Description

This mock test of Test: Pressure Distribution in a Fluid- 1 for Civil Engineering (CE) helps you for every Civil Engineering (CE) entrance exam.
This contains 15 Multiple Choice Questions for Civil Engineering (CE) Test: Pressure Distribution in a Fluid- 1 (mcq) to study with solutions a complete question bank.
The solved questions answers in this Test: Pressure Distribution in a Fluid- 1 quiz give you a good mix of easy questions and tough questions. Civil Engineering (CE)
students definitely take this Test: Pressure Distribution in a Fluid- 1 exercise for a better result in the exam. You can find other Test: Pressure Distribution in a Fluid- 1 extra questions,
long questions & short questions for Civil Engineering (CE) on EduRev as well by searching above.

QUESTION: 1

Which one of the following is the unit of pressure?

Solution:

Explanation: Pressure is defined as the force per unit area acting normal to a surface. The SI unit of force is N and area is m^{2}. Thus, the unit of pressure will be N / m^{2}.

QUESTION: 2

Which one of the following statements is true regarding pressure?

Solution:

Explanation:Pressure is defined as the force per unit area acting normal to a surface. Both force and area are vectors. but the division of one by the other leads to a scalar quantity.

QUESTION: 3

If the pressure at apoint is 1m of water, what will be it's value in terms of 'm' in oil?(Take the specific gravity of oil to be 0.8)

Solution:

- Explanation: Pressure at a pointy P is equal to ρgh, where ρ is the density and h is the height of the liquid column. Therefore, ρ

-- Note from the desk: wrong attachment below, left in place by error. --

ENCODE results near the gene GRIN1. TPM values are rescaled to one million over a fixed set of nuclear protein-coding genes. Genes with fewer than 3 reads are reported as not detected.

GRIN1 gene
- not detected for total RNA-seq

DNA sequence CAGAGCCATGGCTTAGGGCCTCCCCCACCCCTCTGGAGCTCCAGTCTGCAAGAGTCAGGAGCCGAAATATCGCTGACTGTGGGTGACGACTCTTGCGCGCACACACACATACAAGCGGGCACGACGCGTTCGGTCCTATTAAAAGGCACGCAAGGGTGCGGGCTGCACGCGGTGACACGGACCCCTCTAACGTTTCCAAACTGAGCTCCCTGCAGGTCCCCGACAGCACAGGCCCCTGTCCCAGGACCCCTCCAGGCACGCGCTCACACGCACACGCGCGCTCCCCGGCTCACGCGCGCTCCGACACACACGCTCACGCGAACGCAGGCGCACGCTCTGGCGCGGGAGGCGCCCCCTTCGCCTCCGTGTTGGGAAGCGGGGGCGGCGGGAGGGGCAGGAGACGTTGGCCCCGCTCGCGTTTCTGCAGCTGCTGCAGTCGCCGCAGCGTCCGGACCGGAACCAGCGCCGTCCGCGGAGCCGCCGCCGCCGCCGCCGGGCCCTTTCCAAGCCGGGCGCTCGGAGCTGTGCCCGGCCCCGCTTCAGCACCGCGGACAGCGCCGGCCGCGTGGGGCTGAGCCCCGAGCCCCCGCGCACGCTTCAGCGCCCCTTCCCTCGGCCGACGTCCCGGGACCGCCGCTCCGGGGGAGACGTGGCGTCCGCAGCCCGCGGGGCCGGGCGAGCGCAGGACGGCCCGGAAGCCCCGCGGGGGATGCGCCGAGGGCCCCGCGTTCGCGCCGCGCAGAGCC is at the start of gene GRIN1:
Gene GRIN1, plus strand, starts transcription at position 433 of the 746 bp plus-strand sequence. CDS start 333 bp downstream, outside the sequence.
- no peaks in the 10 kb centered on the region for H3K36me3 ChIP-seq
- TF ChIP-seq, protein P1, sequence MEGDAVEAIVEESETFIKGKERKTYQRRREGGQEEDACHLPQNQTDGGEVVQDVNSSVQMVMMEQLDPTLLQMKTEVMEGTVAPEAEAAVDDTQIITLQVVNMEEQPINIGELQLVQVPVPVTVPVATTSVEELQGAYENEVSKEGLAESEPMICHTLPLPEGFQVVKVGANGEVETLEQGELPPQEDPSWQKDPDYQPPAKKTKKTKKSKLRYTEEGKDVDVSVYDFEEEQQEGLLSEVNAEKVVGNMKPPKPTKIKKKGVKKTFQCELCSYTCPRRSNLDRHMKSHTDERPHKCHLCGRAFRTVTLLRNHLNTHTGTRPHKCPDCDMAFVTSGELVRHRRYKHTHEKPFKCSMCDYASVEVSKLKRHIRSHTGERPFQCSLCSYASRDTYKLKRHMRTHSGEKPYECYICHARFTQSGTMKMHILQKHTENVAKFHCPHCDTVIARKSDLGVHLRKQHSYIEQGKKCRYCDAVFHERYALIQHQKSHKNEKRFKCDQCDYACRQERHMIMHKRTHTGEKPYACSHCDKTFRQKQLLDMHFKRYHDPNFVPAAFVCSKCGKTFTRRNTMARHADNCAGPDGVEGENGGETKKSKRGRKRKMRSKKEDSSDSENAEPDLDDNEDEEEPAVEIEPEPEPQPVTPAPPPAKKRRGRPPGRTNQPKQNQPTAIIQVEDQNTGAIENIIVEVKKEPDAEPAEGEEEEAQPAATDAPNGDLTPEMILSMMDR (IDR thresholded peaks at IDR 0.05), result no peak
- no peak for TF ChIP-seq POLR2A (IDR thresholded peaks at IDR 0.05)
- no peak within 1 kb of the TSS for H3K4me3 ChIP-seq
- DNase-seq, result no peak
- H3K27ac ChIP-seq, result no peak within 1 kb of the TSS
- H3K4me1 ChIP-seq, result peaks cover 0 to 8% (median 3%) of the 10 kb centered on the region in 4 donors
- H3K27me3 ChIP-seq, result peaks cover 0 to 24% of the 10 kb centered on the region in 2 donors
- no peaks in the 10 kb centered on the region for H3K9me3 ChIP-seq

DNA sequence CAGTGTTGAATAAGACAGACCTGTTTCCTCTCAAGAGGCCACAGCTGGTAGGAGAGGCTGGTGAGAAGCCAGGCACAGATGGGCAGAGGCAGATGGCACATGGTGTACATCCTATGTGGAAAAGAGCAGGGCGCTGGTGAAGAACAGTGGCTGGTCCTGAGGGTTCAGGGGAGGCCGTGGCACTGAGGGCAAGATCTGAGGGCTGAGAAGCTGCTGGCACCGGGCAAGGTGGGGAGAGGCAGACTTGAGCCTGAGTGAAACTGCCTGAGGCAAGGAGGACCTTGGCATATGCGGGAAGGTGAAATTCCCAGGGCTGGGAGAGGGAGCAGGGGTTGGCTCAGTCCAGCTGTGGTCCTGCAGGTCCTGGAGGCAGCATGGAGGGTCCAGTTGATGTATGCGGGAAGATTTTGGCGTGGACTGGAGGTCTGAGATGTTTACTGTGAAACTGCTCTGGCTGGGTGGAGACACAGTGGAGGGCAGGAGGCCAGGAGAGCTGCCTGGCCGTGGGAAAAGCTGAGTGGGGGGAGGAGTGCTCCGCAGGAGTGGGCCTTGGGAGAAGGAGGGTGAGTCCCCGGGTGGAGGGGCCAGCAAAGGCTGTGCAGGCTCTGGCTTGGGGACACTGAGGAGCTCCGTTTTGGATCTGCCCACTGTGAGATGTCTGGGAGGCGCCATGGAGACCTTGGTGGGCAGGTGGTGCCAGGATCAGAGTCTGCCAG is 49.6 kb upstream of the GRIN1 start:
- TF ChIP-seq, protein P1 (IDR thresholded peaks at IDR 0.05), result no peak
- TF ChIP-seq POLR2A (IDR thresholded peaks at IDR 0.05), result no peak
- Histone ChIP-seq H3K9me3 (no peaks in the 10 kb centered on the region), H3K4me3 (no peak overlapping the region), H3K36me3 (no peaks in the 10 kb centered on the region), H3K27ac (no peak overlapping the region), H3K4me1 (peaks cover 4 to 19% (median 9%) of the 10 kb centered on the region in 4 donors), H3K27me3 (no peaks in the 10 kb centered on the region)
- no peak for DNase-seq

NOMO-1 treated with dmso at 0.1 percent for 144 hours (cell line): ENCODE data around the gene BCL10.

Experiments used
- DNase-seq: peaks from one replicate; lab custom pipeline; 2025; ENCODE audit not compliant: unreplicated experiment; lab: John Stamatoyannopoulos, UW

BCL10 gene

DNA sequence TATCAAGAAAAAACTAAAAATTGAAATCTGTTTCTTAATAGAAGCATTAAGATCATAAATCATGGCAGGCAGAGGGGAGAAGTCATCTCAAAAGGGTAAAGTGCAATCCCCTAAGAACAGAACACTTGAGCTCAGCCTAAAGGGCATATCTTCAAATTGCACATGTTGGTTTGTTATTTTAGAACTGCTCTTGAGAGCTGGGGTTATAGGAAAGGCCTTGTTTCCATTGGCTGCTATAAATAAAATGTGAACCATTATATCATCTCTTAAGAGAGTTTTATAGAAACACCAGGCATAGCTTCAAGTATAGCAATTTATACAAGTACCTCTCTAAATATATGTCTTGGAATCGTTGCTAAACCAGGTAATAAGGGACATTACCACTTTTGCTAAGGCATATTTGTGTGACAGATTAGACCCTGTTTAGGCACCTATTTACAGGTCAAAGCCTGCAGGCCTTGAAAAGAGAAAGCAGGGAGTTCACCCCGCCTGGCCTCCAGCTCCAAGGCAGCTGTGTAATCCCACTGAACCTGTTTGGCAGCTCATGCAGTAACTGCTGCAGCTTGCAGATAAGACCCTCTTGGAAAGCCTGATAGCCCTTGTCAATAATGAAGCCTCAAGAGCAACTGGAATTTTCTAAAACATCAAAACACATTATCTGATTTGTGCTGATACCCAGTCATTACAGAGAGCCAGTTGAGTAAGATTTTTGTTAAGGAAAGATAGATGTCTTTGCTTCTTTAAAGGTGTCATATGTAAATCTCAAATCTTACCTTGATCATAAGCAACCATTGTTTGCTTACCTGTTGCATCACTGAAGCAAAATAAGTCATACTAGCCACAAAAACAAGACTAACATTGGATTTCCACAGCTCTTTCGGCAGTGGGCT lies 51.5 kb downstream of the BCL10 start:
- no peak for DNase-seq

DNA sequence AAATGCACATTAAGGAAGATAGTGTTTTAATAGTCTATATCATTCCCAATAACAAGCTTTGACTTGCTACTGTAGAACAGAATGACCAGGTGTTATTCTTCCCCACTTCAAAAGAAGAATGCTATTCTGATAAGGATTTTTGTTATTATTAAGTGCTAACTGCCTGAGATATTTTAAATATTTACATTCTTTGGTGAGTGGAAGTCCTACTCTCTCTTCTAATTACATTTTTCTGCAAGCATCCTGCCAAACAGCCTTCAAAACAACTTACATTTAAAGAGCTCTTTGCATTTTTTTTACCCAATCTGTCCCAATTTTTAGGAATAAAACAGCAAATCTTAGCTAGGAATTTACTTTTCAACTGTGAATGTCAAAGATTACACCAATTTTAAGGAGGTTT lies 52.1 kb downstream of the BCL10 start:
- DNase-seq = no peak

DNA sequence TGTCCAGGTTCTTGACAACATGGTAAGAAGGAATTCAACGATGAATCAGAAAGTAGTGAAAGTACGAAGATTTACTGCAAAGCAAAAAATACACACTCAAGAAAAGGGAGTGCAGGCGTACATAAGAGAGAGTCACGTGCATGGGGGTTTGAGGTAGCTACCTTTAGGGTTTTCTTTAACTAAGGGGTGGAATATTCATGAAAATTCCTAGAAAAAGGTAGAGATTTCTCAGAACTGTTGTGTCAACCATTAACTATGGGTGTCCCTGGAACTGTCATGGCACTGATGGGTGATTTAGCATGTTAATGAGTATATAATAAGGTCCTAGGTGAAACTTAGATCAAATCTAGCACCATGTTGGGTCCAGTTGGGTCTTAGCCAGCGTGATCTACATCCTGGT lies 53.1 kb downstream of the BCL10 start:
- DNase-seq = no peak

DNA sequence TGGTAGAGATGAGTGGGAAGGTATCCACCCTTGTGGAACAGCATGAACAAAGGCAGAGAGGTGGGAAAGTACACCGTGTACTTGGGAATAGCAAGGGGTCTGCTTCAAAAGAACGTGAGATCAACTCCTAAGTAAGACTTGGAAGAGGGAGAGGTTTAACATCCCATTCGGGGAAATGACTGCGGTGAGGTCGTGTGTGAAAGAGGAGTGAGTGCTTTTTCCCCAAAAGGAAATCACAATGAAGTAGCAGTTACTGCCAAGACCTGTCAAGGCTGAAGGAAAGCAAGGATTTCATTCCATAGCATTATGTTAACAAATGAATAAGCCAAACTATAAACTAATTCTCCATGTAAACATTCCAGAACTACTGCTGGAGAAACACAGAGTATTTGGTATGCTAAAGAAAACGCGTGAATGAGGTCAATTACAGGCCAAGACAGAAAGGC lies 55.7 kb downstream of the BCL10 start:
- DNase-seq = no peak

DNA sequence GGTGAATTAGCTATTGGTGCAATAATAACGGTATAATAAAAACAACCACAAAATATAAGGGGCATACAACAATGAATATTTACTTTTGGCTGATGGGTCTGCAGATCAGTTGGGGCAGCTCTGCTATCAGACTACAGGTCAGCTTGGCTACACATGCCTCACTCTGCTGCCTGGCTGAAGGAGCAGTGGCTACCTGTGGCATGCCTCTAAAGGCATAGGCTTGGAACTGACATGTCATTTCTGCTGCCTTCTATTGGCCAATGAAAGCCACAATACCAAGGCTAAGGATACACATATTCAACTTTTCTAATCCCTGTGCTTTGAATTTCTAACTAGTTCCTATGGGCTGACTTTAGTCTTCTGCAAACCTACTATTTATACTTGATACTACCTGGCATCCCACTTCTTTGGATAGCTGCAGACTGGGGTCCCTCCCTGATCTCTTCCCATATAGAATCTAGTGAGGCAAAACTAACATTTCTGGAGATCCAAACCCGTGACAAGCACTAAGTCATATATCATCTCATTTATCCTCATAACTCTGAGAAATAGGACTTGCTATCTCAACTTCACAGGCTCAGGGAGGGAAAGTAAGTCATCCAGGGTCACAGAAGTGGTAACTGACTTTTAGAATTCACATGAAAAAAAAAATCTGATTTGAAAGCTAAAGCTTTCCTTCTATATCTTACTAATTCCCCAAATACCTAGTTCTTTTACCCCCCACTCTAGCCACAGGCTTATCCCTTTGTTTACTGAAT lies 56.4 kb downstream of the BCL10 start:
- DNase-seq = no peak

_{water}*1*g = ρ_{oil}*h*g, where h is the pressure in terms of m of oil.

Thus, h= ρ_{water}/ρ_{oil }= 1/0.8 = 1.25.

QUESTION: 4

A beaker half-filled with water is exposed to the atmosphere. If the pressure at points A, B and C as shown are P_{a}, P_{b} and P_{c} respectively, which one of the following will be the relation connecting the three?

Solution:

Explanation: Since the beaker is exposed to the atmosphere, the pressure at point A will be atmospheric, P_{a} = 0. Pressure increases in the vertically downward direction, P_{a} < P_{b} and P_{a} < P_{c}.

Pressure remains constant in the horizontal direction, P_{b} = P_{c}. Therefore, P_{a} < P_{b} = P_{c}.

QUESTION: 5

A beaker is filled with a liquid up to a height h. If A and B are two points, one on the free surface and one at the base as shown, such that the minimum distance between the two is l, what will be the pressure at point B?

Solution:

Explanation: For a constant density liquid, pressure varies linearly in the vertically downward direction. Thus,

P_{B} = P_{A} + ρgh